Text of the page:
Sunday, 23 November 2014

The Battling the Government for Better Commute



If you are a commuter in Metro Manila, you know all too well the hassles of getting around by public transport especially during rush hour. There are the long treks to the bus stops  that are constantly being relocated, the endless queues of commuters waiting for a ride along heavily polluted thoroughfares, the crushing crowds in buses or train cars, the pickpockets and the molesters all add up to make your daily commute a living hell.

The Case of the Shuttle Service

Shuttle Terminal at Park Square Makati
Shuttle Terminal at Park Square Makati
Like a Godsend, something comes along to make things considerably better. Years ago some people had the brilliant idea of offering a shuttle service. Seeing the opportunity to provide a better commute, a group of van owners got together with commuters to organize the service. They asked commuters where they usually needed to go, how much they would usually pay and what time they needed to get there. And the shuttle service was born.

Basically they offered a comfortable ride when you needed it most at a very reasonable price. So naturally these shuttles thrived. This service was precious. The drivers were polite and very responsive to the commuters' needs. When more people needed a ride at a certain time, they would find new van owners to fill in the schedules. Many of the drivers were office employees themselves, who were also on their way to work and they would take along a van-load of commuters with them for a single trip. There was a dispatcher to coordinate with drivers and commuters to make sure, drivers would be available or if not to inform the commuters that there are no more vans available. It was community spirit at it's finest. Commuters did not really fear for their safety because they mostly knew all drivers and the dispatcher by name. The drivers even gave out their cell numbers so it was easy to coordinate schedules with them, if needed.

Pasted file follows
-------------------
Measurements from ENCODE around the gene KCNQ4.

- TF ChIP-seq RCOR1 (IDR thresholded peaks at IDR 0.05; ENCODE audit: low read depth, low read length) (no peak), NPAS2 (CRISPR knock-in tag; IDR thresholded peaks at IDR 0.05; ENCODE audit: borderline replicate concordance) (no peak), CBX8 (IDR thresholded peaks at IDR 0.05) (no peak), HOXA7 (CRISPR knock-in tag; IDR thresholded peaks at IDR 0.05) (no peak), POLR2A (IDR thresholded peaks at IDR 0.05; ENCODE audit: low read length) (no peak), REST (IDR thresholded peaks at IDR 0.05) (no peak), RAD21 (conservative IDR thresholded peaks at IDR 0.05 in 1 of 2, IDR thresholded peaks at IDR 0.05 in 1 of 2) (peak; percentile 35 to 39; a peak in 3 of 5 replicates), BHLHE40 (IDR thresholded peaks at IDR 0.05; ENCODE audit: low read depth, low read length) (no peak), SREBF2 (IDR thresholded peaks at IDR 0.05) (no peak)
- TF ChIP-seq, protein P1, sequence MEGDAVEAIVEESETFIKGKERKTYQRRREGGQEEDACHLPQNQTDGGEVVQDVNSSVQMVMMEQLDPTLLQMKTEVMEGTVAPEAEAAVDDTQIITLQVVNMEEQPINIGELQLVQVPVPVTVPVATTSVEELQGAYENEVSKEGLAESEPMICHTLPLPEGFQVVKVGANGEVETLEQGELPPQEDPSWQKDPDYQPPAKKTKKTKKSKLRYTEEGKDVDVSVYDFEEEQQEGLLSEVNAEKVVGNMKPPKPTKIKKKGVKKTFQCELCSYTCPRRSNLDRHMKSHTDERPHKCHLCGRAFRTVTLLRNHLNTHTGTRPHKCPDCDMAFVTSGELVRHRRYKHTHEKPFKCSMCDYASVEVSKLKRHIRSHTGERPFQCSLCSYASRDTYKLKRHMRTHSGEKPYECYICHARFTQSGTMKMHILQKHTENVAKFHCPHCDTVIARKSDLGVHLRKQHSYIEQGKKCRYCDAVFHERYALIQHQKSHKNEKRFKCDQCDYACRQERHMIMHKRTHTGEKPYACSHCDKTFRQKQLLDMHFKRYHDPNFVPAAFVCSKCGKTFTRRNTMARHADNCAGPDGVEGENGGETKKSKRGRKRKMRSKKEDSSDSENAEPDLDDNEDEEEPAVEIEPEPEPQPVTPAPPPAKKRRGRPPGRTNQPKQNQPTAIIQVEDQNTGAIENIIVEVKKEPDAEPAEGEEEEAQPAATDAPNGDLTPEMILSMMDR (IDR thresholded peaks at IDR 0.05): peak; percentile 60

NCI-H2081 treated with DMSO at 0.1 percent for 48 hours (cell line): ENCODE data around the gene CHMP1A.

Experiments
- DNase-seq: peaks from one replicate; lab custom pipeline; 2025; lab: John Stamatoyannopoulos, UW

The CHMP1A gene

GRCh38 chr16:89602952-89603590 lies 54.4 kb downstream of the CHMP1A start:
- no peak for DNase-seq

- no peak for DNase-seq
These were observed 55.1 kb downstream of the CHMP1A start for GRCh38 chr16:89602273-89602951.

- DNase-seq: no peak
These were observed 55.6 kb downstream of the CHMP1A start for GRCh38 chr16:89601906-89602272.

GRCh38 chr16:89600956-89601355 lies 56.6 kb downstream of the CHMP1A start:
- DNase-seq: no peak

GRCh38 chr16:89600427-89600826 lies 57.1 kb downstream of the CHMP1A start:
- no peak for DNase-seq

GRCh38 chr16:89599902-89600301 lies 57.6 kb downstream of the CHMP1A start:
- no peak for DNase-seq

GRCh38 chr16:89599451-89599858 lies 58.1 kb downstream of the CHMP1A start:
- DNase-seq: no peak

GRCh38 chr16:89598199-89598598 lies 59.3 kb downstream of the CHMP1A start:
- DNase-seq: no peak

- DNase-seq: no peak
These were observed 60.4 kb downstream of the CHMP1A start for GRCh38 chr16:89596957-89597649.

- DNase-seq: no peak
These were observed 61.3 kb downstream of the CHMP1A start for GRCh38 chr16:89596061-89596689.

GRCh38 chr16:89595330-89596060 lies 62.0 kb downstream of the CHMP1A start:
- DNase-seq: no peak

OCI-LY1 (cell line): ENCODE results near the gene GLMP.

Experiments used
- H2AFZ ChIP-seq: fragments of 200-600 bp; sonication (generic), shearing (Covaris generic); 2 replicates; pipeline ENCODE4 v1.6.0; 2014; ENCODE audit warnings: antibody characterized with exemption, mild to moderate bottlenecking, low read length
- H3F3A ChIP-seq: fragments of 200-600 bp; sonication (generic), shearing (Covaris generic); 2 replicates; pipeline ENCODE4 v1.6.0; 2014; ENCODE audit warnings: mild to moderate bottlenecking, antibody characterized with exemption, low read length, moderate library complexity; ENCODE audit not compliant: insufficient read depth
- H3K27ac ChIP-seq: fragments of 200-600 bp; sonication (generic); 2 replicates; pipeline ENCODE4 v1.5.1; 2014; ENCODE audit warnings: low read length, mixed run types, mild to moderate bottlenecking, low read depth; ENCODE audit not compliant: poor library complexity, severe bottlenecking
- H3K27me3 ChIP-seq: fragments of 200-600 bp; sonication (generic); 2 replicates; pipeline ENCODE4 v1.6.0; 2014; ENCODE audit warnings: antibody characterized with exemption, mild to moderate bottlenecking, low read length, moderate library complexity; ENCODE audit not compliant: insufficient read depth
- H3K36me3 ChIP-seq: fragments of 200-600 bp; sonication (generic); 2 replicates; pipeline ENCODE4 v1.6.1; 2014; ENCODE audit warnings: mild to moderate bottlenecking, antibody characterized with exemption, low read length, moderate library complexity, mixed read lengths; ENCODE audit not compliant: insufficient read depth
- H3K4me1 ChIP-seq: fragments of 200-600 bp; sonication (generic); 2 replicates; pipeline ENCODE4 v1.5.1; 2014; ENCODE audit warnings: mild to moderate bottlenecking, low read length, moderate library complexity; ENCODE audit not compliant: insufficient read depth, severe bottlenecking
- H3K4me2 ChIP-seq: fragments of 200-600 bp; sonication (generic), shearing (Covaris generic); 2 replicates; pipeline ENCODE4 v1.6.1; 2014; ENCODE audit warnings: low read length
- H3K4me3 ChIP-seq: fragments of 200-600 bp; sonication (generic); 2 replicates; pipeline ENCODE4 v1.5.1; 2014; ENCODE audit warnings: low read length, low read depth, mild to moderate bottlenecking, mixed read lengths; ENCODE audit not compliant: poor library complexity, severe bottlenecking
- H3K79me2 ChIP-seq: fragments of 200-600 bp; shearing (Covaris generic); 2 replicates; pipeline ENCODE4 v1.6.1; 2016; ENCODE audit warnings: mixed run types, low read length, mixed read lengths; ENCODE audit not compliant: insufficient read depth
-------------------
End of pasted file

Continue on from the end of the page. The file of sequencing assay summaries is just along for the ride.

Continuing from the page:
Then after a few months of this relatively blissful commute, government comes in and starts swooping down on these vans because they were 'colorum'. It might be reasonable to presume that this is a government code name for milking cow, because from that time on, all the driver would talk about is the 'lagay' or bribes they constantly had to pay the MMDA or LTFRB officers when they were flagged down. So naturally they had to increase their rates to cover for this added expense. On a bad day, you would be riding in one of these vans when it happens, and you would have to suffer a considerable delay, because of the haggling process. On a really bad day, you would have to get off and find a different ride because the officer would impound the vehicle, forcing you to pay additional fare. And your commute hell begins all over again.

You would think that from all the money the government earns from these fees and fines they collect, that they would improve the traffic and public transport system, but really it has only gotten worse over time. And you would think that because there is such a dire need for more and better transport, that they would find a way to expedite the processing of the permits of these vehicles, which these van drivers desperately sought to avoid being bled by unscrupulous officers, but it took months and months before they were finally granted permits. In the meantime, the drivers and the commuting public suffered. The Shuttle service drama did end at some point when all the vans where issued permits, however talk persisted about how some people made money because only a few people were granted franchises and everyone else had to go through these few 'lucky franchise owners'. If you do a web search you will find vehicles with such a franchise being sold openly on the internet. It makes you wonder what exactly is being regulated here.

The Case of Uber

Uber Website
Uber Website